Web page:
Historical setting: 589 C.E. King Guntram’s castle in Châlons
At the King’s meeting we are discussing the complaints from bishops regarding Father Columbanus.
Apparently Fr. Felix, the Priest of Châlons, is a defender and follower of Columbanus. I can see that if kings chose bishops, Felix would definitely be the bishop who is missing from this city.
The King wants to discuss differences of Celtic and Roman order, “Are there more than just surface differences?” He asks. “Is there something in the depths of the faith, some secret of theology, or immaculate tidbit of wisdom that only holy men could know?”
I shake my head, and glance at Father Felix, who is also not able to think of anything. Yet everyone is looking to me for an answer.
“Your Majesty, the bible is the same, even the language of the bible is the same regardless of variations in spoken dialects. The creed is the same. The rule differs only a little. Father Columbanus requires more hours chanting psalms and confession is private while the Benedictine rule hears personal sins in the gathered group. But the sins are the same.”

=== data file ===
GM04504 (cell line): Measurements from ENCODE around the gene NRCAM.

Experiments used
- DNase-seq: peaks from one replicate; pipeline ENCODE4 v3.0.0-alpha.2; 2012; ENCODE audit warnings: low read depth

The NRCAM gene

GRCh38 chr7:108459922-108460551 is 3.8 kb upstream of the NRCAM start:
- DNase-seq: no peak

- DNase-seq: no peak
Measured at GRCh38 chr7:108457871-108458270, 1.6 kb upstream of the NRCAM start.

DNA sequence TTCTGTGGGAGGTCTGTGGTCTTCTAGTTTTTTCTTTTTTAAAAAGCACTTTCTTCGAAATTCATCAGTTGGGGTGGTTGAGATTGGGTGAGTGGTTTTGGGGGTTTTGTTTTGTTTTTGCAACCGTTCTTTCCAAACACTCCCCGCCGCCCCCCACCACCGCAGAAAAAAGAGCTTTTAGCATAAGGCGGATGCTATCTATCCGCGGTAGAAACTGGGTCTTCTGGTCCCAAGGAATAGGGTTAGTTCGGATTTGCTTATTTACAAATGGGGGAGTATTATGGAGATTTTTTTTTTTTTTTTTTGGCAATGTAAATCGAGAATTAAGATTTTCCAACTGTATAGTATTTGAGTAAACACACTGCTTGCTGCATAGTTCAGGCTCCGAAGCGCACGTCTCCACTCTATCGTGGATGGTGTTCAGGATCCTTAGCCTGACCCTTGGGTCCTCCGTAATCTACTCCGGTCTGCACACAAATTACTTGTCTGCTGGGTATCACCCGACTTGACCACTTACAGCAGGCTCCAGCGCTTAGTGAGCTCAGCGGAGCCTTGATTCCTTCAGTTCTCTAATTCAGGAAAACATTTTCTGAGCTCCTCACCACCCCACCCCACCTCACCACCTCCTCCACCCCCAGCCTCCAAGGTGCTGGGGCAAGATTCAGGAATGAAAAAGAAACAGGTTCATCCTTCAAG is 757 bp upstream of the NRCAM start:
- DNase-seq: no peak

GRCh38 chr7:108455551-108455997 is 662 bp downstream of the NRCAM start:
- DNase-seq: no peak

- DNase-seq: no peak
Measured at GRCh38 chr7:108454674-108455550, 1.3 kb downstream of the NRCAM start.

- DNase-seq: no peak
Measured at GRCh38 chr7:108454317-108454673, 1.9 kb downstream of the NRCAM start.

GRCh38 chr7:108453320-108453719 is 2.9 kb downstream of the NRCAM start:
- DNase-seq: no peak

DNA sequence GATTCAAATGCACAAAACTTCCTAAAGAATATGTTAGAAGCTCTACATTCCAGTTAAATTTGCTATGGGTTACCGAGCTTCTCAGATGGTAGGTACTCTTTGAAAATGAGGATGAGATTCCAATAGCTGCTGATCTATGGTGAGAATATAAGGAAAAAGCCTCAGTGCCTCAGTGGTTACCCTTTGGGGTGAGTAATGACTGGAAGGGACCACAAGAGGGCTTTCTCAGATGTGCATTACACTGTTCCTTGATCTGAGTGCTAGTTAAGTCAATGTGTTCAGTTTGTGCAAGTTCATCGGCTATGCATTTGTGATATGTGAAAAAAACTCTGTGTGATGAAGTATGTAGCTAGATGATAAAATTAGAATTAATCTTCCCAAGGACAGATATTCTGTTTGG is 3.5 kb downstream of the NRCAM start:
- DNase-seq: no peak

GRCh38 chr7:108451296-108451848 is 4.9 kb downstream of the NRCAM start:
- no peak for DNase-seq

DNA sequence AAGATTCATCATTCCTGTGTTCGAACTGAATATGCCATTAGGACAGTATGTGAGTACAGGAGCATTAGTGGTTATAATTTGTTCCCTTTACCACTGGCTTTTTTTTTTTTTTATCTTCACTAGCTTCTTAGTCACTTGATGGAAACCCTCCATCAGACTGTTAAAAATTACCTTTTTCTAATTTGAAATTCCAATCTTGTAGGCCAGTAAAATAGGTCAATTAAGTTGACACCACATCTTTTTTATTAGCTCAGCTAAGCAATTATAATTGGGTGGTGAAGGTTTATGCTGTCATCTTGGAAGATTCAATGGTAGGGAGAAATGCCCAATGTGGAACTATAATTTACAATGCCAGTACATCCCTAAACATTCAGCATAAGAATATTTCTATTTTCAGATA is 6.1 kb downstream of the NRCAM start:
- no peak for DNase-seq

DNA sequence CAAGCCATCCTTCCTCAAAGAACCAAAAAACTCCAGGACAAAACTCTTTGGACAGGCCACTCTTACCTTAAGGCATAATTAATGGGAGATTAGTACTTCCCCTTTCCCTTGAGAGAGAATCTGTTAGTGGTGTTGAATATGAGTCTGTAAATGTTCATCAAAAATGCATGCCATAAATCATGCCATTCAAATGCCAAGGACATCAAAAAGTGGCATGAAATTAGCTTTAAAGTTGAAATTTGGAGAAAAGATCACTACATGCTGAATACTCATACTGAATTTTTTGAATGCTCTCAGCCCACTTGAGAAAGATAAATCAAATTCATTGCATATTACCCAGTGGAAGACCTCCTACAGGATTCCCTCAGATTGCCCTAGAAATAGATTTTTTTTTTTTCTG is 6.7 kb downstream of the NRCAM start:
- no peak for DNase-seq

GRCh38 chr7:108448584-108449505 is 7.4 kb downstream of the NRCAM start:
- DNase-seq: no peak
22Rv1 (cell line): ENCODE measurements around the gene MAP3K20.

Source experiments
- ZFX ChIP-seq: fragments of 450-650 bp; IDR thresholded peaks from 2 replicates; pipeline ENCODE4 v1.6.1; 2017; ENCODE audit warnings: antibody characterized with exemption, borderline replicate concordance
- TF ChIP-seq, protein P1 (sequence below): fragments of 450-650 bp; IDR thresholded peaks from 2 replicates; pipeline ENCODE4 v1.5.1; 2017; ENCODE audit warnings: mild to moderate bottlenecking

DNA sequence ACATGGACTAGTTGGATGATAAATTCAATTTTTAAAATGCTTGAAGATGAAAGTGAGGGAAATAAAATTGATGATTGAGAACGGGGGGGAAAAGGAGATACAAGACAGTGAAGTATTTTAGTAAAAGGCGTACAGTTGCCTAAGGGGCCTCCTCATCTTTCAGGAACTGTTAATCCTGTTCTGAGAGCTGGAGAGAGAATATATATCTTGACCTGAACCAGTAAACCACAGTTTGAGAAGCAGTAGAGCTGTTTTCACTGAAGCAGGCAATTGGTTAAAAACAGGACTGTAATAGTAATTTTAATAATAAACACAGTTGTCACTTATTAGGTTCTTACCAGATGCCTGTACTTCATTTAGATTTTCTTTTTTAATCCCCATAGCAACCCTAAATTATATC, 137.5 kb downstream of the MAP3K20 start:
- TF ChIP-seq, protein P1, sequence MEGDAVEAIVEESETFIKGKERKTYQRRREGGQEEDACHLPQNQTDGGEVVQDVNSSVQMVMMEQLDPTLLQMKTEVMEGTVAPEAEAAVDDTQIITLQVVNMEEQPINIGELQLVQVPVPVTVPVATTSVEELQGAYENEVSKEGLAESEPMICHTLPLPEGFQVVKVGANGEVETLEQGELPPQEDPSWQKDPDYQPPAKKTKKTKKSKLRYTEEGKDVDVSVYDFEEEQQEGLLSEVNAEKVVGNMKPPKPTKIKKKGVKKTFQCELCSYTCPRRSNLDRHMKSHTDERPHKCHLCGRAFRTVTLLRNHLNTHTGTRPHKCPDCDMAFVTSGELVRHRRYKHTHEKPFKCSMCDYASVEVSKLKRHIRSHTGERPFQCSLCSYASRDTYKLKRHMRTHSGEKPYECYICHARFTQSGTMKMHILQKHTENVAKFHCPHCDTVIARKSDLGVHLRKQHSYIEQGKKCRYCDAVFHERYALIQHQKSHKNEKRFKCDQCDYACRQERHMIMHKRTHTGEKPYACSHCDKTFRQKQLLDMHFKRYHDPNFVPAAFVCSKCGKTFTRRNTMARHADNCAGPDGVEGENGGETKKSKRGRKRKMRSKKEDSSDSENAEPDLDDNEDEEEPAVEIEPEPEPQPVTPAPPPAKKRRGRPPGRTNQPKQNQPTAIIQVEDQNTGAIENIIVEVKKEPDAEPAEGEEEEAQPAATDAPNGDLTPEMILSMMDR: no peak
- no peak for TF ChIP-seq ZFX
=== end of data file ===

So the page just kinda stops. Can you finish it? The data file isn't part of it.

“I’ve heard enough then,” and the king abruptly stands and leaves the meeting followed by his entourage, leaving me and the priest and priest’s own following of monks to figure this out.
“I’m not sure what I said that the king found so disturbing.”
Fr. Felix guesses, “You affirmed the king’s notions of those bishops. Guntram wants it to be known he is the temporal king, and things such as hair-styles and calendars are not of heaven but are of earth. It is Guntram who rules the earthly kingdom. I think, Brother Lazarus, the King would have the bishops concern themselves only with the heavenly kingdom and he thinks the bishops are over-reaching to worry over calendars and hair styles.”
“I can affirm that. The bishops do seem to wield an unfettered share of earthly power, at least that is my opinion having been on a journey with messages of rebuttal.”
Fr. Felix observes, “There’s a lot to it. This king spins webs with nuance. He surely didn’t need to hear anymore to know Father Columbanus meets his own political needs very well. Now the king is undoubtedly scheming a power play that only an earthly sovereign can wield.”
The King’s servant has a request from the King that when we return to Annegray we will stop again here because the king wants us to take a message on to Father Columbanus. Apparently the King has a plan.